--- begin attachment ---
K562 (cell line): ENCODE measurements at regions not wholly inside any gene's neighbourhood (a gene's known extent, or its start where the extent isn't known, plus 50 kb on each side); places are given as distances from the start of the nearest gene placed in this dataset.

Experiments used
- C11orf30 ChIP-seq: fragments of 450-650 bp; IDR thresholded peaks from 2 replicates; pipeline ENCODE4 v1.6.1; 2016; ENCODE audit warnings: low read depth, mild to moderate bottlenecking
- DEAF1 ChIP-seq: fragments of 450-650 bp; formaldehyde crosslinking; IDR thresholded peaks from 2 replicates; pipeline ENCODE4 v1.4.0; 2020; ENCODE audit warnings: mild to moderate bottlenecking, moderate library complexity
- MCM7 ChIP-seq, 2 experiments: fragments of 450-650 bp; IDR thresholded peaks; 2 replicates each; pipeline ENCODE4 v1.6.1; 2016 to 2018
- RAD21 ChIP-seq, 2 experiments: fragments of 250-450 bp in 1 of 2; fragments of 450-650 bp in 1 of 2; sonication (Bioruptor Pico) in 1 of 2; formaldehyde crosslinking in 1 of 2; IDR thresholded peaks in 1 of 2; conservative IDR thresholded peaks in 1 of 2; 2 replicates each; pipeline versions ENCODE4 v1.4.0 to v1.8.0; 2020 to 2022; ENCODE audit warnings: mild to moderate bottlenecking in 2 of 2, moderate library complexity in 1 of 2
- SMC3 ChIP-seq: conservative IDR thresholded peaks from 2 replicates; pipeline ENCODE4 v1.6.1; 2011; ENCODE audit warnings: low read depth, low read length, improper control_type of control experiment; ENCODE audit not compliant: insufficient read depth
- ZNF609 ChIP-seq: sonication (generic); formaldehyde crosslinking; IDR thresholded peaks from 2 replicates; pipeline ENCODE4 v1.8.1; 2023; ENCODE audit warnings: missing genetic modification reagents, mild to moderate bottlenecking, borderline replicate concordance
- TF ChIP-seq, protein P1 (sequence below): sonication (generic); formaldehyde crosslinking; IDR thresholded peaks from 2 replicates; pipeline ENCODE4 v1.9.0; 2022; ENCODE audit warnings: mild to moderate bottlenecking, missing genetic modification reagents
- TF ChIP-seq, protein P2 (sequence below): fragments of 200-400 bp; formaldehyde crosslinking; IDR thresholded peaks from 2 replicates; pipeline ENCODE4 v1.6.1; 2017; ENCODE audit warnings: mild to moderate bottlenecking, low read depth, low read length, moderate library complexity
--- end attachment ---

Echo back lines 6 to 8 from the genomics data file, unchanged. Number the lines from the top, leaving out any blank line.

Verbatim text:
- RAD21 ChIP-seq, 2 experiments: fragments of 250-450 bp in 1 of 2; fragments of 450-650 bp in 1 of 2; sonication (Bioruptor Pico) in 1 of 2; formaldehyde crosslinking in 1 of 2; IDR thresholded peaks in 1 of 2; conservative IDR thresholded peaks in 1 of 2; 2 replicates each; pipeline versions ENCODE4 v1.4.0 to v1.8.0; 2020 to 2022; ENCODE audit warnings: mild to moderate bottlenecking in 2 of 2, moderate library complexity in 1 of 2
- SMC3 ChIP-seq: conservative IDR thresholded peaks from 2 replicates; pipeline ENCODE4 v1.6.1; 2011; ENCODE audit warnings: low read depth, low read length, improper control_type of control experiment; ENCODE audit not compliant: insufficient read depth
- ZNF609 ChIP-seq: sonication (generic); formaldehyde crosslinking; IDR thresholded peaks from 2 replicates; pipeline ENCODE4 v1.8.1; 2023; ENCODE audit warnings: missing genetic modification reagents, mild to moderate bottlenecking, borderline replicate concordance